In 2020, the media reported: “Polish Court Reverses Verdict: 14-Year-Old Was Not Raped Because She Didn’t Shout”. The legitimisation of sexual crimes is inconceivable without a furiously resisting victim. Victims of sexual violence are also portrayed this way on the big screen, leading to a distorted understanding of what a victim should look or behave like. It is often assumed that if a woman, a girl, a man or a boy does not resist, it means that they clearly consent to the act. This has been challenged by Swedish researchers who found that around 70% of victims of sexual violence experience involuntary freezing (tonic immobility), with 48% experiencing a very severe version. Freezing is a normal and appropriate response to a stressful or frightening situation, as is active resistance. Such rigid beliefs about how a person should respond to sexual violence are further evidence of the lack of education on such sensitive issues – gaps in knowledge are quickly filled by myth and hearsay.

How to overcome old stereotypes and apathy towards gender-based violence?

Today it could be said that the world is slowly waking up to this reality and understanding things that were previously ignored or misrepresented. Attitudes are being formed and information is being absorbed deep into minds. But even if the approximate statistics are ringing the alarm bells, flashing the red lights and horrifying us, why has this phenomenon not yet been universally condemned and why is so little being done to change the situation?

Let us go back a few decades. Monika Kareniauskaitė is a researcher on the phenomenon of violence against women in Soviet Lithuania. According to her, there was a legal basis for criminalising sexual violence in the Soviet era, but crime statistics are not a good reflection of the reality of the time. In the late Soviet era, crime statistics were not published because it did not serve the illusion that crime was becoming much rarer on the road to communism. Neither sexual nor violent crime statistics were realistic or accurate, and the practice of talking women out of reporting crimes or simply not reporting crimes was widespread. Moreover, domestic violence was seen as a family matter and ‘airing one’s dirty laundry in public’ was frowned upon. The imagined ideal Soviet citizen was an organised, undemanding worker for the common good who ‘knew his place’. Therefore, when it comes to sexual crimes, attention is often shifted to the victim: she may have wanted some attention, she may have “exaggerated”, etc. The shifting of responsibility to the victim is linked to the attitude that all crime begins when one loses the path of the ideal Soviet citizen.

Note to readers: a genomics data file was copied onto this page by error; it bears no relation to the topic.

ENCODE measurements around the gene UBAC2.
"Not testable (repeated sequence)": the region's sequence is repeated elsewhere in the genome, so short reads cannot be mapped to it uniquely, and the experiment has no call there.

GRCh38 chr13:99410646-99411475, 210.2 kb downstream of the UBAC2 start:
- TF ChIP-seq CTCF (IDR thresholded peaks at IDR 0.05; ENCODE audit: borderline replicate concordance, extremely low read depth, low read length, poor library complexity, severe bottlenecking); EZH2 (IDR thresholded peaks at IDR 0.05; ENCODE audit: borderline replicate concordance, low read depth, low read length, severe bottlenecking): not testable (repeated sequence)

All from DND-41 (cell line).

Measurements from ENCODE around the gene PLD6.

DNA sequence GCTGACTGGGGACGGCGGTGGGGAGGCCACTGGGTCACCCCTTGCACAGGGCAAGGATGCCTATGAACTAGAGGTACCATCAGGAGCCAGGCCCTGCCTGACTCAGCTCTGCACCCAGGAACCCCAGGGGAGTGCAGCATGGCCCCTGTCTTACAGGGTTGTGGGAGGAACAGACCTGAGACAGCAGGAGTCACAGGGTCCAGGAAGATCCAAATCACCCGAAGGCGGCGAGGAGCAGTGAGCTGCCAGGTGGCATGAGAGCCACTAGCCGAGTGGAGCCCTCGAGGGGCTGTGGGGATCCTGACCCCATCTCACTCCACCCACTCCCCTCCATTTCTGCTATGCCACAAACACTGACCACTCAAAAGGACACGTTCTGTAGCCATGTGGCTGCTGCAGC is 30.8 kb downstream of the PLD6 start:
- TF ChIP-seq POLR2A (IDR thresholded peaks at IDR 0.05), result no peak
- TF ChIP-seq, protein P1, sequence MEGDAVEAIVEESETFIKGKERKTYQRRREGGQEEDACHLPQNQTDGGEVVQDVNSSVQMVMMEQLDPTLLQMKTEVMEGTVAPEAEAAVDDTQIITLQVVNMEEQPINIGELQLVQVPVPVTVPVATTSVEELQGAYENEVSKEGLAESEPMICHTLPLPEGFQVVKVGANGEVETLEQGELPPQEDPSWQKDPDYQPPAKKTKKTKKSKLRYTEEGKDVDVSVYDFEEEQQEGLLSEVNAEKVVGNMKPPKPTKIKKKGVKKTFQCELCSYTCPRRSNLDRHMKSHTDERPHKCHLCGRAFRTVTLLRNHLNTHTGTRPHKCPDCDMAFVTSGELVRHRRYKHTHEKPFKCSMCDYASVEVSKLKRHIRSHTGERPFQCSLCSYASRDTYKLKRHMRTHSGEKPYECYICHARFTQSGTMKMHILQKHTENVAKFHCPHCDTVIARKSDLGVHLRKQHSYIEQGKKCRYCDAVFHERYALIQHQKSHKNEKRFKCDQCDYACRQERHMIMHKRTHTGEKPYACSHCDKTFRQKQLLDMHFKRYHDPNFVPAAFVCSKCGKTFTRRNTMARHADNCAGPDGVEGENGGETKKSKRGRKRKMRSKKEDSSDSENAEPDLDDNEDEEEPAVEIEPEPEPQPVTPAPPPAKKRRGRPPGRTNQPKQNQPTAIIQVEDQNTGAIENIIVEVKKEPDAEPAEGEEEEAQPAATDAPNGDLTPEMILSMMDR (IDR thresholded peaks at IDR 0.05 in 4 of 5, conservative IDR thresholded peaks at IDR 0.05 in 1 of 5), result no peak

The illusion of a low crime rate fostered a sense of security, while in reality, even given the widespread tendency not to register such crimes, the numbers were not that low: in 1966 104 cases were reported; in 1970 81 cases; in 1983 141; in 1984 152.

Although mental inertia is gradually being challenged, it is natural that the apathy towards violent crime that has been fostered for many years is still felt today. It is high time to fight this. Although the reform of support mechanisms for victims of violence has been going on for about 20 years, Lithuania still has a long way to go to ensure adequate support. Our society is still full of stereotypes and there is a general lack of research and information. Stigmatisation, isolation and the violence itself are the main reasons why it is not easy to see the real consequences of this phenomenon. It is also not easy to estimate the real figures. However, it is clear that the extent and distribution of violence must be important not only for its victims, but also for society as a whole.

Right now, it is important to focus on research that will allow us to understand the true scope of the problem, but it is equally important to discover new relations and correlations and then, with a complete picture, to find more and more effective solutions. It is also very important to teach and educate the professionals working on this issue, to find and adopt the best practices, and to contribute to the creation of an educated, reflective, mature and safe society.

Reda Jureliavičiūtė is a Lithuanian social scientist, head of the association “Lygiai” and co-founder of the organisation “Ribologija”. Lygiai promotes debate on sexual rights, gender equality and feminism. Ribologija’s vision is to live in a world without sexual violence, where the boundaries and physical integrity of every human being are respected.

Originally published in the 5th issue of Lūžis, the left-wing magazine in Lithuania, launched 2020 by DEMOS Institute of Critical Thought and supported by transform! europe.